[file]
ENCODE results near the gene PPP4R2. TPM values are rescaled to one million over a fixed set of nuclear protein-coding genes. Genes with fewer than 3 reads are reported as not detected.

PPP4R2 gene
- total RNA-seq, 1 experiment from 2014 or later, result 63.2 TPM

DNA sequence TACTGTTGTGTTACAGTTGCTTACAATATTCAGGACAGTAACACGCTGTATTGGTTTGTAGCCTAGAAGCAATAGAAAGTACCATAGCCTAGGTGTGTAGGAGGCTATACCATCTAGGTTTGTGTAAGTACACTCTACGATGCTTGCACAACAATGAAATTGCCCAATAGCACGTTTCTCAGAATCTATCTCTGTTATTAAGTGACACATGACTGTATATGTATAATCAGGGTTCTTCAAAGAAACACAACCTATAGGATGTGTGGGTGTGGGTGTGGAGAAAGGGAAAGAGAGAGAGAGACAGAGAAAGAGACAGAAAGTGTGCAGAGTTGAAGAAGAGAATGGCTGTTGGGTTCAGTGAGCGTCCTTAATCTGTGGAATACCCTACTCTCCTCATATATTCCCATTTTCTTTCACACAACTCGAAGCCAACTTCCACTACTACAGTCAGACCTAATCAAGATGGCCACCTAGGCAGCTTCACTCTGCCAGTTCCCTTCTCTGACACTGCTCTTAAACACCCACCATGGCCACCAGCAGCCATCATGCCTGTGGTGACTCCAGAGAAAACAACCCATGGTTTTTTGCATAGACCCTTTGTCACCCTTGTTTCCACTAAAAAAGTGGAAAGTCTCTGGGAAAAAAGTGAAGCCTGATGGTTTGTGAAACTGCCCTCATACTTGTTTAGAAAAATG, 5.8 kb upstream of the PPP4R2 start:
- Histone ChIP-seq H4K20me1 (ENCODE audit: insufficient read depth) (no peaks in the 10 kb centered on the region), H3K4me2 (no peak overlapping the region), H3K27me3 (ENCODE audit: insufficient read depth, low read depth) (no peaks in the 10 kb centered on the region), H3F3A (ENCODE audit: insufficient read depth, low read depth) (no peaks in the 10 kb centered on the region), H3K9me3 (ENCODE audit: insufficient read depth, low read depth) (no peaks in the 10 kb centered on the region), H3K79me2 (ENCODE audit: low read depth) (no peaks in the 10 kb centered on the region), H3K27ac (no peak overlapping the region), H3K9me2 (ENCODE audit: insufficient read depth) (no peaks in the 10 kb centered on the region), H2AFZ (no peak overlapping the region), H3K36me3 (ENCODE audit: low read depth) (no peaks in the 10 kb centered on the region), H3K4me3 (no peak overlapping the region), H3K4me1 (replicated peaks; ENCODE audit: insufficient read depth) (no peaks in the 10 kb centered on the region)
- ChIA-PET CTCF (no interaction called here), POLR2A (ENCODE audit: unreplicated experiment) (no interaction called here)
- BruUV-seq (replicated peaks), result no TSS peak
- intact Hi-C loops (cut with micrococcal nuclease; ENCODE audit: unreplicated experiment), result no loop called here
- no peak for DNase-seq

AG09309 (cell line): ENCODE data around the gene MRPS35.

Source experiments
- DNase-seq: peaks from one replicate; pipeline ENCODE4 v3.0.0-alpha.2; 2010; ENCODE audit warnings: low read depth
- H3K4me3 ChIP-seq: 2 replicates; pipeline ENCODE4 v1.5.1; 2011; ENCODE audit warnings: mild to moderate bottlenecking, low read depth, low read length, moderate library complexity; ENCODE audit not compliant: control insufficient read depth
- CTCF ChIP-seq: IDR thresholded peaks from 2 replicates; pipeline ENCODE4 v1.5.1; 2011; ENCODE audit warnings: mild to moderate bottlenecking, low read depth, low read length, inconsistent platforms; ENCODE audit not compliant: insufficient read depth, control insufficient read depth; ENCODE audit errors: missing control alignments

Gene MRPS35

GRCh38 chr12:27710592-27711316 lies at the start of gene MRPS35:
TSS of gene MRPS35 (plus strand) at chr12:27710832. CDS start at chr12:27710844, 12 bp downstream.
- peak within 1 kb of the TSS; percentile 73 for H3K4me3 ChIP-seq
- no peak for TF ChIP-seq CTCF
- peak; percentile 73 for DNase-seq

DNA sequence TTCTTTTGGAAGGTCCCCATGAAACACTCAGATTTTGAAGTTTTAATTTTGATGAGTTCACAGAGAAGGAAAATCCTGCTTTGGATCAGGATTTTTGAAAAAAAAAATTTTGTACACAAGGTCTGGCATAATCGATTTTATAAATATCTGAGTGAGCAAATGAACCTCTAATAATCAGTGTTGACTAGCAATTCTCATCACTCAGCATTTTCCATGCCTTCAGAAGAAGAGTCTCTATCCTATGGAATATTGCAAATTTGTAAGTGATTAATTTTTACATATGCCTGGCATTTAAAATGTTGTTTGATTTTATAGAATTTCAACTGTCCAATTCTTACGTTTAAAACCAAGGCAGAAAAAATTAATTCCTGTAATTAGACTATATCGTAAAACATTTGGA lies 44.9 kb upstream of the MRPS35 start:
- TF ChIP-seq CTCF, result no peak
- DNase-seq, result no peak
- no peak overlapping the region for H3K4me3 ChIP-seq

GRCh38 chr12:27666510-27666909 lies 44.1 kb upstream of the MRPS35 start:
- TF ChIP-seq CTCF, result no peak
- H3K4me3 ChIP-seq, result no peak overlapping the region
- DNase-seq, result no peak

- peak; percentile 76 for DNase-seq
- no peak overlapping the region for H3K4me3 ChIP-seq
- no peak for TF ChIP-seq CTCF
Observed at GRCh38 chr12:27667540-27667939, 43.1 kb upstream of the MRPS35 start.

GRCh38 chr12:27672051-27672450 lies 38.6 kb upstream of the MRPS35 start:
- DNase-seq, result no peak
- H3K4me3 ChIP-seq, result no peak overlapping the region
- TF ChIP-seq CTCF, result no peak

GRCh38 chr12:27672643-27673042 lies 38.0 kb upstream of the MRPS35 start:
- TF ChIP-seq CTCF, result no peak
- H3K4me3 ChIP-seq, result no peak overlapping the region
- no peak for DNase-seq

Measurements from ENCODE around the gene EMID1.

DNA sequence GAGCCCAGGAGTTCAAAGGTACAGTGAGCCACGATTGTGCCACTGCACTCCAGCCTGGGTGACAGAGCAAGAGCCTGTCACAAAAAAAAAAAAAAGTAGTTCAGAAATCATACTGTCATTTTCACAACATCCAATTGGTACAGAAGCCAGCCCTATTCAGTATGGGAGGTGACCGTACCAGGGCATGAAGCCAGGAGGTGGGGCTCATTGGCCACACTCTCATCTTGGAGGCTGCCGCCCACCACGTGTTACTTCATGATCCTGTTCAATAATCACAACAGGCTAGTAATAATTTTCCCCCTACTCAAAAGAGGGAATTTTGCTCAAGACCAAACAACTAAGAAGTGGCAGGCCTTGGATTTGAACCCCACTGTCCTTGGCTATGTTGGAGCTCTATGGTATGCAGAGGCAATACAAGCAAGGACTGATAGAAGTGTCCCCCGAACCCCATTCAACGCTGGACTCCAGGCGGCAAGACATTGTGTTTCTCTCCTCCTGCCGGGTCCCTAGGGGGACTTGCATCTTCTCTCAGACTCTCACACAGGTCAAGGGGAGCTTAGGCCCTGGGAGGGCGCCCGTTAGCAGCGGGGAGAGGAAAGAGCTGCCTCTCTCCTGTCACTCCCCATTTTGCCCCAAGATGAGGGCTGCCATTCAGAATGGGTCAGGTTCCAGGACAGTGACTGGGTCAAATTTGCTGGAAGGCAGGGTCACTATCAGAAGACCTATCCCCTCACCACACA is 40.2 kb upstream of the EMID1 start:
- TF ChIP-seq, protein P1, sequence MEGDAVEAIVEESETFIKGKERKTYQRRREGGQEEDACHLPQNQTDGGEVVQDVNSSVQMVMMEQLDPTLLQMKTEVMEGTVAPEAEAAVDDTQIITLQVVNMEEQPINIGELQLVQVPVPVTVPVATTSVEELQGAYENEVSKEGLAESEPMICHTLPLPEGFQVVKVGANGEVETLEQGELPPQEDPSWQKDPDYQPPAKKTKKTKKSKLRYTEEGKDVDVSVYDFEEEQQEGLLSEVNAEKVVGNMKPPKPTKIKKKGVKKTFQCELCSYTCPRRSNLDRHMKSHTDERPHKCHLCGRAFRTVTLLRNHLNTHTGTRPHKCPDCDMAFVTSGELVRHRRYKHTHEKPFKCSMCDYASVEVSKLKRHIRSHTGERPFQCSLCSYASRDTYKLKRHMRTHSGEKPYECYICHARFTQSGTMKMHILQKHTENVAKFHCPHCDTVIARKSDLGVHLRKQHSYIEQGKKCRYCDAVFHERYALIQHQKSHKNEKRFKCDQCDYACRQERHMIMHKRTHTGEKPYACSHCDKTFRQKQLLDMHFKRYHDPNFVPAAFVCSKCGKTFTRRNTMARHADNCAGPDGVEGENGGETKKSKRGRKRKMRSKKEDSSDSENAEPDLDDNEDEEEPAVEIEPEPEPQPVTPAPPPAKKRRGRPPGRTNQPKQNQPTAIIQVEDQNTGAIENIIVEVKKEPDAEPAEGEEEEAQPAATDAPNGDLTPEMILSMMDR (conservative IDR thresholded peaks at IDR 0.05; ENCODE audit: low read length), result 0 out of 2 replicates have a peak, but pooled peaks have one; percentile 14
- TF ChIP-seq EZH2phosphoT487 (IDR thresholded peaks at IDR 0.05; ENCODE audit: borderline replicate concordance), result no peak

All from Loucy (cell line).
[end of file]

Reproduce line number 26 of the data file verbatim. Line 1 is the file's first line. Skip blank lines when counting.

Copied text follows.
- TF ChIP-seq CTCF, result no peak